What is W&W Stewardship Science?
The W&W Stewardship Science Manual and associated resources, below, provide an accessible, step-by-step approach to monitoring forests that landowners can use to track changes in their woods over time. Stewardship Science also connects people to a central database so that they can be an integral part of a larger regional effort.
Results from this straightforward “citizen-science” forest monitoring program can inform landowners about the long-term impacts and effectiveness of management practices including:
- Promoting certain forest characteristics
- Enhancing ecosystem services, such as carbon sequestration and water production
- Managing for timber, biomass production, or wilderness qualities
By combining the data gathered across the region, W&W Stewardship Science also promotes a better understanding of long-term vegetation changes in protected wildlands and woodlands and the effects of different management practices on forests across New England.
How to Get Started:
If you have access to forested land and at least one intern, staff member, or landowner available and interested in installing long-term measurement plots, consider starting a study. Whether you install one or 100 plots, our manual contains step-by-step instructions, including how much time is involved and what basic equipment you will need. The database includes basic graphing and analysis tools for your convenience. Please use the hands-on resources, below, and watch this site for instructional videos, currently under development.
- Forest Monitoring Manual Low resolution: Wildlands and Woodlands Stewardship Science: Manual For Long-Term Forest Monitoring
- Forest Monitoring Manual High resolution: Wildlands and Woodlands Stewardship Science: Manual For Long-Term Forest Monitoring
- Two-page summary — coming soon
- Field Data Sheet
- Forest Monitoring Step-by-Step Field Checklist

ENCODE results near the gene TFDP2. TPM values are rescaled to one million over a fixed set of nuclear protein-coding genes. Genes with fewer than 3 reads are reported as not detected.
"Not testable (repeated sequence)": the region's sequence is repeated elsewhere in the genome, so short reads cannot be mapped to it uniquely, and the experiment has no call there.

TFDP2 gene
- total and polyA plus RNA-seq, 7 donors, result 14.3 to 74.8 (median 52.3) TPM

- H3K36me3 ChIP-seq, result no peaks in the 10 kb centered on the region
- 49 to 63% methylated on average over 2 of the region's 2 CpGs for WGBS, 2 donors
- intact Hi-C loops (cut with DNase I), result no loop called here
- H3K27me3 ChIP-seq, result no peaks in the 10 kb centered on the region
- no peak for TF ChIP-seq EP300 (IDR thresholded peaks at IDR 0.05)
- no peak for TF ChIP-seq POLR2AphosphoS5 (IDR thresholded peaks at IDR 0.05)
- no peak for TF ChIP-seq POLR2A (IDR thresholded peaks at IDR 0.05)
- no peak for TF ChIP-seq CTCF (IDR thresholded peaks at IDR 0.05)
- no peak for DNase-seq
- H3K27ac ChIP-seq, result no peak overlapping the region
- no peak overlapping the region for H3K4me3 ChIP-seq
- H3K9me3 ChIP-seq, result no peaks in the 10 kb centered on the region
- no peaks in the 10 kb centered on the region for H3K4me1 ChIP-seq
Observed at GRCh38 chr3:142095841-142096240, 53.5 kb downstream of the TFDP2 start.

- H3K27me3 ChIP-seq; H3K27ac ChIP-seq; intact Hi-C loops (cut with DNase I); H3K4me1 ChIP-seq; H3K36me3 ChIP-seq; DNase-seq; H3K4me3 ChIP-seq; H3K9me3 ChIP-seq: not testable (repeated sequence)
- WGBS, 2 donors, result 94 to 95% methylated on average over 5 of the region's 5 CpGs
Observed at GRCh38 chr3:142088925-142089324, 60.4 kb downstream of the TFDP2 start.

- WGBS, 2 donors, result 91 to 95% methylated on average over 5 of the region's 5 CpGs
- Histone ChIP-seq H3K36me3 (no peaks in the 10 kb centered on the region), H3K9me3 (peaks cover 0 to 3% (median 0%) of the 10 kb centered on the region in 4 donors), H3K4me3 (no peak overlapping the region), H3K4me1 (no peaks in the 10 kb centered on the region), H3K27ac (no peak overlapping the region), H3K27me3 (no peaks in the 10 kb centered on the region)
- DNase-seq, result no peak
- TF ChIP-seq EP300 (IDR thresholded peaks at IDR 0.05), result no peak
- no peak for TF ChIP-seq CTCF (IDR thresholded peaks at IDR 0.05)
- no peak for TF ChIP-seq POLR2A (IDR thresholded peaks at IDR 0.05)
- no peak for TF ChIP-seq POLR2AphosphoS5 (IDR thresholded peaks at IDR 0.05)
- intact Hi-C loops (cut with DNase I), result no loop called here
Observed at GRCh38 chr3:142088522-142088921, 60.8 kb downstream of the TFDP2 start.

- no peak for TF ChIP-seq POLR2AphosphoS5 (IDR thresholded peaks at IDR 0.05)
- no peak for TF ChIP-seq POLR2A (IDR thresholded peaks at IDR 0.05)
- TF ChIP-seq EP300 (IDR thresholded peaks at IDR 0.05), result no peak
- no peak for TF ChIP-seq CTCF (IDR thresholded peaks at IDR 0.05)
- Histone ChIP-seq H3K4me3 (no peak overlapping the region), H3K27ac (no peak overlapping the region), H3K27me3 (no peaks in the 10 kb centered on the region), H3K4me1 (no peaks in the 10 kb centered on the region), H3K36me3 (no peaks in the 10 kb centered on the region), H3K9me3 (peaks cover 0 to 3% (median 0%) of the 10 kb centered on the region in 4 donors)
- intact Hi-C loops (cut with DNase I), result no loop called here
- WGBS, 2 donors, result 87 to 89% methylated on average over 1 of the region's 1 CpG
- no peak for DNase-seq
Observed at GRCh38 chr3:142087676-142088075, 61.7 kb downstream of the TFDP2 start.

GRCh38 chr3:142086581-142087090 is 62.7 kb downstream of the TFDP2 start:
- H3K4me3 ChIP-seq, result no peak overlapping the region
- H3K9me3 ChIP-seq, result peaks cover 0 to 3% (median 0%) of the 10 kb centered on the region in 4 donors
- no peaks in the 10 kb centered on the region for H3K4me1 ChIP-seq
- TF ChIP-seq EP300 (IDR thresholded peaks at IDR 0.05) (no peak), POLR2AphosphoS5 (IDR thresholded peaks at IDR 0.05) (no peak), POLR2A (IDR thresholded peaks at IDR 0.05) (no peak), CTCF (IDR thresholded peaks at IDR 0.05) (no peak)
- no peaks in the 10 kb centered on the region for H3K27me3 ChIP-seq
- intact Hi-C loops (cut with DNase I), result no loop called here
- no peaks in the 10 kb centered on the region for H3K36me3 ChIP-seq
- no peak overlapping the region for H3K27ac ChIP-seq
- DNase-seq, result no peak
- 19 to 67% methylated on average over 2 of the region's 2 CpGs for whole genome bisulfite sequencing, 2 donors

- Background Paper: Wildlands and Woodlands Science Long-Term Forest Measurements for Ecological and Conservation Insights
- Online Database
Our project goals:
- Engage land trusts, conservation commissions, landowners, academic institutions, timber companies, teachers, and others in systematic data collection on conserved lands.
- Connect forest practitioners and conservation groups to long-term scientific data that can inform future management decisions locally and across the region.
- Use a consistent and straightforward data collection protocol at each site throughout New England.
- Create an online database for participants to enter and share their data and to access other groups’ data for comparison and collaboration.
Why is Long-Term Monitoring Important?
We are living in an age of great environmental change marked by a warming climate, accelerated extinction rates, widespread species invasions, forest fragmentation from roads and development, and other environmental degradation from human activity. Forests provide us with clean water and flood resilience, shade our streets, mitigate global warming by sequestering carbon, fuel our economies, and offer places for healthy outdoor recreation and spiritual renewal. To understand how our woodlands are changing as a result of human activity and natural forces, and to enact thoughtful management plans that prevent undesirable changes and encourage desirable ones, we need a method of obtaining reliable information about forest change.
Long-term monitoring, if done carefully, provides reliable knowledge and fascinating insights. Casual observation, which is often fallible, does not.
Highstead coordinates W&W Stewardship Science in collaboration with scientists from the Harvard Forest, Brandeis University, the University of Maine, and the University of Massachusetts. For more information: contact Highstead Ecologist Ed Faison, or Emily Silver, University of Maine School of Forest Resources.
Become a Stewardship Science Regional Representative
If you are an ecologist or scientist, you can become a regional representative to assist other study participants. Duties are flexible depending on your preference, but can include:
- Answering e-mails for project questions
- Assisting study leader with field methodology
- When feasible, traveling to a new project for on-site assistance
This can be a particularly fruitful project for an academic institution that would like to be part of meaningful, local conservation and to set up projects for students over time. Please contact: Ed Faison for further information.